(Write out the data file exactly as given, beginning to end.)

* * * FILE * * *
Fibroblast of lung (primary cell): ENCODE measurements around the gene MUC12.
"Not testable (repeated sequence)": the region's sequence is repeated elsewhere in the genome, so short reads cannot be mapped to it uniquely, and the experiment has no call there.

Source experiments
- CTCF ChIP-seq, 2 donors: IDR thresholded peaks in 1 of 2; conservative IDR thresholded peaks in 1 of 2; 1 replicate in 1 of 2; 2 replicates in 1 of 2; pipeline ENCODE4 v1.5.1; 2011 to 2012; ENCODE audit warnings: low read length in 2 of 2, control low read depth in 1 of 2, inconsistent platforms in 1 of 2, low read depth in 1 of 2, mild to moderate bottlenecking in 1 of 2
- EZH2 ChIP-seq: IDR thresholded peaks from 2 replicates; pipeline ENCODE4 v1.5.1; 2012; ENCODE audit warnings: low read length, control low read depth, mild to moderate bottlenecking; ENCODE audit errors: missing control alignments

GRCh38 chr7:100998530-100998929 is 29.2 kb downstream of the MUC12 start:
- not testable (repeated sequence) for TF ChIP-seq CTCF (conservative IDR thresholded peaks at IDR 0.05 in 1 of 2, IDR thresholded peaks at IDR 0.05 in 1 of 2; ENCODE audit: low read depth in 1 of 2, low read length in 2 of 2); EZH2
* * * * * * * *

Fibroblast of lung (primary cell): ENCODE measurements around the gene MUC12.
"Not testable (repeated sequence)": the region's sequence is repeated elsewhere in the genome, so short reads cannot be mapped to it uniquely, and the experiment has no call there.

Source experiments
- CTCF ChIP-seq, 2 donors: IDR thresholded peaks in 1 of 2; conservative IDR thresholded peaks in 1 of 2; 1 replicate in 1 of 2; 2 replicates in 1 of 2; pipeline ENCODE4 v1.5.1; 2011 to 2012; ENCODE audit warnings: low read length in 2 of 2, control low read depth in 1 of 2, inconsistent platforms in 1 of 2, low read depth in 1 of 2, mild to moderate bottlenecking in 1 of 2
- EZH2 ChIP-seq: IDR thresholded peaks from 2 replicates; pipeline ENCODE4 v1.5.1; 2012; ENCODE audit warnings: low read length, control low read depth, mild to moderate bottlenecking; ENCODE audit errors: missing control alignments

GRCh38 chr7:100998530-100998929 is 29.2 kb downstream of the MUC12 start:
- not testable (repeated sequence) for TF ChIP-seq CTCF (conservative IDR thresholded peaks at IDR 0.05 in 1 of 2, IDR thresholded peaks at IDR 0.05 in 1 of 2; ENCODE audit: low read depth in 1 of 2, low read length in 2 of 2); EZH2